One bad apple?

In 1993, during a major national recession, Alabama officials announced they lured German carmaker Mercedes Benz to the state to build an assembly plant for its new sport utility vehicles. A smiling Gov. Jim Folsom wore a Mercedes button as he made the announcement.

Later, as Alabamians learned how the state had given away the farm to get the plant, Auburn University professor Wayne Flynt said, “It’s gone from euphoria to fright.”

Mercedes had played states off against each other, getting a huge package of goodies. Alabama officials had been unable to say no. They were so desperate for anything that would relieve a harsh recession that they accepted corporate welfare that in better times they would have rejected.

It became a national scandal. A Wisconsin newspaper called it “Getting the Benz.” The Associated Press reported that “few are familiar with the nuances of international banking and big-league industrial recruiting.”

Part of the problem was the secrecy. By not keeping the public informed, community groups could not participate in scrutinizing the deal. Public discussion was at a minimum. The public was presented with a fait accompli.

Reno is now saddled with an uncooked deal with Apple. It may turn out fine, but it may also blow up in the faces of the officials who were too anxious, too accommodating, too manipulative, too clever by half.

Secrecy was necessary, they tell us, because Apple insisted on it, and they might have taken their business elsewhere.

That’s entirely possible. Apple has previously threatened towns if it didn’t get its way. Steve Jobs appeared personally before the city council in Cupertino, Calif., to threaten to pull his operation out of town unless he got his way on a building project.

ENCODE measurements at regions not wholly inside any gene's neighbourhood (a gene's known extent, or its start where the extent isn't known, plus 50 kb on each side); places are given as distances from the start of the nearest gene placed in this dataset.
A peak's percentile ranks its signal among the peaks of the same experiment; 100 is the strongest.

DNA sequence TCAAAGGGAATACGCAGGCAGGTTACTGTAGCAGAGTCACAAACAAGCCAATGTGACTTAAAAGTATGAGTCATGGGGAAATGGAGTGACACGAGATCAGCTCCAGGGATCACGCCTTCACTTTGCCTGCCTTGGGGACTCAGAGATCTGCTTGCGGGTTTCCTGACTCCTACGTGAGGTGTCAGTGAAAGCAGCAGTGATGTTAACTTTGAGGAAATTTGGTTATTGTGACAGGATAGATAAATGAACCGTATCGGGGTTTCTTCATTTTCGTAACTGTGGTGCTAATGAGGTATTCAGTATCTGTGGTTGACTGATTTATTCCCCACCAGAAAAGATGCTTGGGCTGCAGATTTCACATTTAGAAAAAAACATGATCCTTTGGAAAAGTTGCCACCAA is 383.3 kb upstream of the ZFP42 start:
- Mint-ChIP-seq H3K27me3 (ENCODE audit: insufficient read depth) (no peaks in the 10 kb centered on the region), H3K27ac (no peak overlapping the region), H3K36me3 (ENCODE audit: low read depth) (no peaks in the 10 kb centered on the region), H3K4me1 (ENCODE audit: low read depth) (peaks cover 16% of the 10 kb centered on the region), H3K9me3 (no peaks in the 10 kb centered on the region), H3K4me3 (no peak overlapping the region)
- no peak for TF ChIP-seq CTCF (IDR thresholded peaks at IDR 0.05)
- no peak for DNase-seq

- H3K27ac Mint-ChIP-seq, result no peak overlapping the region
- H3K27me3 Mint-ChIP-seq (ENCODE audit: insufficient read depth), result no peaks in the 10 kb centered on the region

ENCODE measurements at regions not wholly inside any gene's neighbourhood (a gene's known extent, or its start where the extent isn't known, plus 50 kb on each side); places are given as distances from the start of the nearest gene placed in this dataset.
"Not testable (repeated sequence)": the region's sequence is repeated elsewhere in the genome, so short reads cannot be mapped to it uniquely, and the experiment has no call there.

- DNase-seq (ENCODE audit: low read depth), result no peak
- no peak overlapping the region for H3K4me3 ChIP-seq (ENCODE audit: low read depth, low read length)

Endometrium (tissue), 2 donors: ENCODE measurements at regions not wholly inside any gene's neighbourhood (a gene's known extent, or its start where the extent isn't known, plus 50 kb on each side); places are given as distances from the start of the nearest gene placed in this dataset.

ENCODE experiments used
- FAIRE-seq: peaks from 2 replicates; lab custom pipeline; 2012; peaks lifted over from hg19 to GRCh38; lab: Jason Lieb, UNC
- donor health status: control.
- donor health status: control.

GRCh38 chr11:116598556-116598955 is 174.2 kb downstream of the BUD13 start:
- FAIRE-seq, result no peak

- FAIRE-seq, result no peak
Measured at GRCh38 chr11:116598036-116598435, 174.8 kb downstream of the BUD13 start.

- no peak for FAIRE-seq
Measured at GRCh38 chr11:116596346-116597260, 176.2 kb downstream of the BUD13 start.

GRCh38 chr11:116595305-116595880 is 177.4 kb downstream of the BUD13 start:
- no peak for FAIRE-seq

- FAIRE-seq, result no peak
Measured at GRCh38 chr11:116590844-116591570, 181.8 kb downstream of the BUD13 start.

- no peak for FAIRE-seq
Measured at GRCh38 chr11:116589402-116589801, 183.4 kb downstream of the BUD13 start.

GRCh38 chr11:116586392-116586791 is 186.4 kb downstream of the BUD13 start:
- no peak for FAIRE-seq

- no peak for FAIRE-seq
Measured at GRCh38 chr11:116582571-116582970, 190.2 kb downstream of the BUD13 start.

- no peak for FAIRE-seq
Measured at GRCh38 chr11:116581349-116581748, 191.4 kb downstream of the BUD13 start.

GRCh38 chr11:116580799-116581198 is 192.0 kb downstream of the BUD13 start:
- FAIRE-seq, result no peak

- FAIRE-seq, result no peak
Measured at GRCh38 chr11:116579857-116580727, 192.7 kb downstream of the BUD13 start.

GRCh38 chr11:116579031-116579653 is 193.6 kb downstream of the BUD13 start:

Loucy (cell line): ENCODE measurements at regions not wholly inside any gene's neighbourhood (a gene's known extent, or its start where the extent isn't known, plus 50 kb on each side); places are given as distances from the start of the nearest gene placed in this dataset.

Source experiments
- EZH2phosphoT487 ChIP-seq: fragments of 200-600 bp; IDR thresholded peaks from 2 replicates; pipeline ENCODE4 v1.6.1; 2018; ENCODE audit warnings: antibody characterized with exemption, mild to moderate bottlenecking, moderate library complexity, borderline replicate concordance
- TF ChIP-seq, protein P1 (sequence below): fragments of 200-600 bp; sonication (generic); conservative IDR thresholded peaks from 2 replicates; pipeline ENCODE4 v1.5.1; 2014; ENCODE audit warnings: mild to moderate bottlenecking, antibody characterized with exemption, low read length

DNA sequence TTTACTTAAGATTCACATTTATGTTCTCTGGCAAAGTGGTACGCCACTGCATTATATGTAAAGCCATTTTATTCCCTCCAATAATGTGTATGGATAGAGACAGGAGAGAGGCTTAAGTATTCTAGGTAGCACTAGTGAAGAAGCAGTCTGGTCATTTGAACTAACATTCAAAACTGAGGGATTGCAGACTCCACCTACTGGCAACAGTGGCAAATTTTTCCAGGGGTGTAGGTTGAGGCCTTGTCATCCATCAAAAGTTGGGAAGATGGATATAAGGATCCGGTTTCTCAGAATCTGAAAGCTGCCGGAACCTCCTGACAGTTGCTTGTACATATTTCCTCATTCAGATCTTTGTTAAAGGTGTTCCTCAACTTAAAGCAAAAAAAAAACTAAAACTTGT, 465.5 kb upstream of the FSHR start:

Nevada columnist Jon Ralston has written about the existing Apple office in Reno—created as a tax dodge—and of the corporation’s executives “who gaze longingly at Nevada, their salivary glands in overdrive, thinking how easy it is to plant a few employees here and then grow astronomical profits while providing not one scintilla of assistance to the state.”

But at least Apple has the excuse that it’s doing what a predatory corporate monolith is expected to do. Public officials, however, represent the public, not Apple.

As noted in our news section this week, Nevada law allows confidentiality in economic development negotiations if “proprietary information” might be threatened. But no one made money off knowing that a corporation in 1984 wanted to move to Nevada and that the corporation’s name was Citibank. Indeed, a whole special session of the Nevada Legislature was held to make changes in banking law demanded by Citibank while other states competed with Nevada amid wide publicity. Nevada still prevailed.

Members of the Washoe County Commission, Washoe School Board, and Reno City Council sold out the public, approving the Apple deal after less than 30 hours of study. Their staffs delivered a defenseless, uninformed public to Apple. The deal certainly appears to jam huge amounts of public giveaways into one end of the pipeline to produce a trickle of public benefits coming out the other end.

Officials like Gov. Sandoval and County Manager Katy Simon smugly said the information was there for the public if the public wanted it. It’s their job to make public informtion easy, not difficult, to find.

This community belongs to all of us, not just to officials. When government stops trusting the people, people stop trusting the government. Those officials better pray the Apple deal works, because they are on their own.